To The Editor
Nov. 21, 2022
is absolutely critical to healthy democracy. People have a right to know the kinds of decisions and actions that are taken – and understand how it impacts them, their communities, and the general public,” Patricia Kosseim, Ontario’s Information
and Privacy Commissioner.
The recently elected Lantzville Council running on an anti development and against a higher density housing agenda, as well as unbroken
social media accusations of lack of transparency by the previous council, seems to have missed that point.
On Nov 3 2022, their first business meeting “in camara”,
and bypassing all normal legislated procedures ; “that all bylaws must be read and adopted in a meeting that is open to the public” they unanimously decided their first bylaw attempt should be developed behind a curtain.
Under the umbrella of a seldom used legal clause , that a “ Notice of a special council meeting may be waived by unanimous vote of all council members” the new council effectively bypassed the
democratic process and had a private one evening hush-hush rendezvous to lay the groundwork for a new tree bylaw. The same evening, council proceeded , to 1st, 2nd and 3rd “public” reading, conveniently without any audience or serious community
and stake holder input. Few Lantzville property owner were aware of what was happening. The new tree protection bylaw was adopted Nov 5.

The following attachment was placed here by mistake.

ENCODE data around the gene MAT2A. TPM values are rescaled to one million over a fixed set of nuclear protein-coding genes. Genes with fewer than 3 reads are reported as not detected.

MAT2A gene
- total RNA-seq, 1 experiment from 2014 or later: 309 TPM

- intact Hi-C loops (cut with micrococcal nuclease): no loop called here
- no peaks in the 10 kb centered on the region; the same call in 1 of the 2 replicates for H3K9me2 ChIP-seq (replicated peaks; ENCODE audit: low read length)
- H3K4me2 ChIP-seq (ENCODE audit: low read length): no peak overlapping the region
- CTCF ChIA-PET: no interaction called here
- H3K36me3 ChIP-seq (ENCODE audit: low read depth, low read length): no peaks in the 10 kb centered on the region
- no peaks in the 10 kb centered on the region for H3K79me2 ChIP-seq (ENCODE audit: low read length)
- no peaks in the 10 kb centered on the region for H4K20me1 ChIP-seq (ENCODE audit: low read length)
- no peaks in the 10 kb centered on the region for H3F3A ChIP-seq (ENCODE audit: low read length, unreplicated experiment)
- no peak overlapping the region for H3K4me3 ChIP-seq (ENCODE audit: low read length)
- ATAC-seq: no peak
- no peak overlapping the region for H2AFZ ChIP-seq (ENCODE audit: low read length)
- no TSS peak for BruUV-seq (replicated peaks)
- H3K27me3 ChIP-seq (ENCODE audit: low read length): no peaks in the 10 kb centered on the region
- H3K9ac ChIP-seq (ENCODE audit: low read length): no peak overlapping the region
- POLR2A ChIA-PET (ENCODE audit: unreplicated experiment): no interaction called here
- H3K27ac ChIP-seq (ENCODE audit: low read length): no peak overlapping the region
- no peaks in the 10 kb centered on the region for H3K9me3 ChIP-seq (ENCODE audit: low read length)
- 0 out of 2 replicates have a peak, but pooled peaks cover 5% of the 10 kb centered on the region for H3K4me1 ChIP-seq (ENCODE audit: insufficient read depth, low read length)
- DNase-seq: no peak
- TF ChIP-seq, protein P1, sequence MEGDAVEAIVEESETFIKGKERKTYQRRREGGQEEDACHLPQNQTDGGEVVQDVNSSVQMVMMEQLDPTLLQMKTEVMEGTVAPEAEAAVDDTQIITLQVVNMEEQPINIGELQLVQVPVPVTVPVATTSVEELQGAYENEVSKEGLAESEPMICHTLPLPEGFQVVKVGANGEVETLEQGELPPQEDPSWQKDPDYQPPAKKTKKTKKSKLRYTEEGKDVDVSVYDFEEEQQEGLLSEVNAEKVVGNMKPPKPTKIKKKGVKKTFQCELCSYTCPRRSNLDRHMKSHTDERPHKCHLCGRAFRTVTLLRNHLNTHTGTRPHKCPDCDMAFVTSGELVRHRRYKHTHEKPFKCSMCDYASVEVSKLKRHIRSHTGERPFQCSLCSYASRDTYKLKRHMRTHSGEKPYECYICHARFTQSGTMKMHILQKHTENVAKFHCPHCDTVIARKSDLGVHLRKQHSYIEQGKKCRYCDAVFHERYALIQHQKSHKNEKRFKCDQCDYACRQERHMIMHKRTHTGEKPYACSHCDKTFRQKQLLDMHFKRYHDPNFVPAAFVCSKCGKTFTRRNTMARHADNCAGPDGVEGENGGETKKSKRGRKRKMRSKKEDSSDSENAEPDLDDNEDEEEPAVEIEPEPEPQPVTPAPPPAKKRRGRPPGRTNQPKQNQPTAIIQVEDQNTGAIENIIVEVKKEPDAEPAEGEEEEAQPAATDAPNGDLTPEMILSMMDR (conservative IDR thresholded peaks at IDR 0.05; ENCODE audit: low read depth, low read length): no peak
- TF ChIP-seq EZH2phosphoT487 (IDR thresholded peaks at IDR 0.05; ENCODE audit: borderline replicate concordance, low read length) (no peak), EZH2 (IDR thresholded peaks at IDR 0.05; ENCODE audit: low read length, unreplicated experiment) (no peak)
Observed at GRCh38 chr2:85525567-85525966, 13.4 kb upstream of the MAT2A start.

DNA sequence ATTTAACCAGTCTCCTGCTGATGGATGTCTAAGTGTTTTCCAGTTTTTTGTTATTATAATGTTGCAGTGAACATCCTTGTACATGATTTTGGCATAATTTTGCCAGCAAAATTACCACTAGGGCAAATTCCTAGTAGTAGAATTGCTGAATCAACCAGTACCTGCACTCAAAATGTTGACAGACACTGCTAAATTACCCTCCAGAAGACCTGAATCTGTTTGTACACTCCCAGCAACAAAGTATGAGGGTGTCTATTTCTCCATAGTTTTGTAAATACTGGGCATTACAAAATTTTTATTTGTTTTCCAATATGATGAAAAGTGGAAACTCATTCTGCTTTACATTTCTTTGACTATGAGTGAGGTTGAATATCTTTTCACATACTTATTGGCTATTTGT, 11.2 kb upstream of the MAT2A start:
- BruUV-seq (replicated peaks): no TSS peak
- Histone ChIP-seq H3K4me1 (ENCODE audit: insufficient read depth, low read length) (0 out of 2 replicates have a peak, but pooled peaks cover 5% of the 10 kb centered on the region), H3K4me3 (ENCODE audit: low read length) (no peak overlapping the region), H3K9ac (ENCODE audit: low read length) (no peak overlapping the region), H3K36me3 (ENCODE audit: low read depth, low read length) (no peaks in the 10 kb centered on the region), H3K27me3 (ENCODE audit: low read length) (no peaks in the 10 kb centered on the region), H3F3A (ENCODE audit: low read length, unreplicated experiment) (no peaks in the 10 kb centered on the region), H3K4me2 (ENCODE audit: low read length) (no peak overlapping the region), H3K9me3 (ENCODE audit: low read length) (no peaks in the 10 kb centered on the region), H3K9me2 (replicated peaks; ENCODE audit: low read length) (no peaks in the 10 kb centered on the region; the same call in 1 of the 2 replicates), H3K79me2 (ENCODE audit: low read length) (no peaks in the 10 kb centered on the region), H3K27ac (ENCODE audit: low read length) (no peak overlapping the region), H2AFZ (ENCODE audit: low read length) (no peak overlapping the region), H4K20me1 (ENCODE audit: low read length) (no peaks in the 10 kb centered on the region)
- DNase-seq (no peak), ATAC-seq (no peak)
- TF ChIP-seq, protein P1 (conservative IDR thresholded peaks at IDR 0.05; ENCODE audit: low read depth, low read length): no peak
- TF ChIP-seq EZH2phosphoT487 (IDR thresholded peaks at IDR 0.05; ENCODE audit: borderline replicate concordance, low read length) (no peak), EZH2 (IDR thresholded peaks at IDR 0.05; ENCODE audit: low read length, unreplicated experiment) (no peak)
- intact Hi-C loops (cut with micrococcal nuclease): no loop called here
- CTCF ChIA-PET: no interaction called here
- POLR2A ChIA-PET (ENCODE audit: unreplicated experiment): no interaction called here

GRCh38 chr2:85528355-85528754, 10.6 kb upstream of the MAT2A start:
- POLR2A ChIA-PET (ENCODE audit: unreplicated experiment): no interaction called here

Possibly recognizing their
election promised transparency objective was seriously compromised, in another unusual move[JdJ1] with a Machiavellian touch, council decided to ask for community input
after the fact. The district’s web site phrasing is revealing; “ are there any complaints regarding the new tree bylaw”. I don’t believe there is much sincerity in that request as any changes to the bylaw would likely mean the original
bylaw would needs to be rescinded.
Not many Lantzville residents would be opposed to a practical tree bylaw but pragmatism, fairness and tree protection appears
not to have been a serious deciding factor. The few treed properties in focus were for the most part non contiguous small acreages zoned and taxes residential, inter dispersed with existing housing and scheduled for housing and development in the official
It is always difficult to read a new council’s mindset, more so when the discussions are “in camera” At first blush this bylaw
is not so much about the environment and trees, but more as a disincentive for needed housing using a tree bylaw. This analysis would be consistent with the Lantzville Community Association (LCA) and council members previously associated with the organization
objectives to limit density and housing diversity. The fact that the new bylaw does not apply to properties less than one acre, which includes most of Lantzville housing and urban trees, is perhaps most revealing, but without any public discussion and stakeholder
input who really know ?
J.A. de Jong
Lantzville Nov 2022